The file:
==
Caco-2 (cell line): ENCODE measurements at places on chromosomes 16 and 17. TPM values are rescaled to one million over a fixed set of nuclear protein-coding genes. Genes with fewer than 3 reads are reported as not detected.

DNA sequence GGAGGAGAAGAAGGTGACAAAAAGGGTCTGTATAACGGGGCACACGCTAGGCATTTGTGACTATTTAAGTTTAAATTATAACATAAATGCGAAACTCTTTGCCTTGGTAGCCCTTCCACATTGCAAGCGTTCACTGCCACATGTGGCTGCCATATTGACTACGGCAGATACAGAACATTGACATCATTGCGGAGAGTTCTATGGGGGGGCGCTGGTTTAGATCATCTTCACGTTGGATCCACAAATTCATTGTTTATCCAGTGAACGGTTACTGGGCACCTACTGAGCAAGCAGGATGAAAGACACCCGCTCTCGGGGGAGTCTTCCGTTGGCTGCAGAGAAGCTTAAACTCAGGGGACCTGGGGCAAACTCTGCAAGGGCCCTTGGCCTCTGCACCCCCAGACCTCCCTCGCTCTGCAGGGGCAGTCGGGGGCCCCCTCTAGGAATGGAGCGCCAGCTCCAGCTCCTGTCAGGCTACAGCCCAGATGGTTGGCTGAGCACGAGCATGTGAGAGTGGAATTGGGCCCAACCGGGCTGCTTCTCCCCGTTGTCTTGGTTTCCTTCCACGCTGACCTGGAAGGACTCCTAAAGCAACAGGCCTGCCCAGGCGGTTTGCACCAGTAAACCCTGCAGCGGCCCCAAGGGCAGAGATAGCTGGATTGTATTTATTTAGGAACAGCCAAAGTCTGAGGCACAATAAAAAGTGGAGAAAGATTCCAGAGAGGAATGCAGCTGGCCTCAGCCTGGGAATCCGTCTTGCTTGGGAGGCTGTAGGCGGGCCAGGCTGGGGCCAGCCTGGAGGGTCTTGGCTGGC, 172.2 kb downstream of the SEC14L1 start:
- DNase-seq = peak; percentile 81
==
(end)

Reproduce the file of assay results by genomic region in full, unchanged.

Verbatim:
Caco-2 (cell line): ENCODE measurements at places on chromosomes 16 and 17. TPM values are rescaled to one million over a fixed set of nuclear protein-coding genes. Genes with fewer than 3 reads are reported as not detected.

DNA sequence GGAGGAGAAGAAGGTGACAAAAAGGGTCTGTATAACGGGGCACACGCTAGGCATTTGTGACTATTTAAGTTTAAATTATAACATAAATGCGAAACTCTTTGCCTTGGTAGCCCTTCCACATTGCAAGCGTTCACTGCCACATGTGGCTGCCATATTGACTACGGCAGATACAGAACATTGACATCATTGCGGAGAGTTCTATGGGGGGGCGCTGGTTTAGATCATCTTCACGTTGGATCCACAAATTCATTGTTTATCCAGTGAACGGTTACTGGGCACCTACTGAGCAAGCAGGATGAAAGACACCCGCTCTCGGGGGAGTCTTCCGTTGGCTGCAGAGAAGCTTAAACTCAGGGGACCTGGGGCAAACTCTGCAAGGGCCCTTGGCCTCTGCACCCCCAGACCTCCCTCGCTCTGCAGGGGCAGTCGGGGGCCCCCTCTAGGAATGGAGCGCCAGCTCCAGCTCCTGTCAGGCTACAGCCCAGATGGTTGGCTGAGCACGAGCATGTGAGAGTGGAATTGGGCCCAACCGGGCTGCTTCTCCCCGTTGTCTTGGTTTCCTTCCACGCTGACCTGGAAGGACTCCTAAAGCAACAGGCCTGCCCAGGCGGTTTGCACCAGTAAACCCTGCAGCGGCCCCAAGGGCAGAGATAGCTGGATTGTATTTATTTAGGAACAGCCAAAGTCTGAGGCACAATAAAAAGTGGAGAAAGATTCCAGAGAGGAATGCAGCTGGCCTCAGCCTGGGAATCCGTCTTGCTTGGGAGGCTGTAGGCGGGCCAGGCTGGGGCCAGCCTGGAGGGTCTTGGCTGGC, 172.2 kb downstream of the SEC14L1 start:
- DNase-seq = peak; percentile 81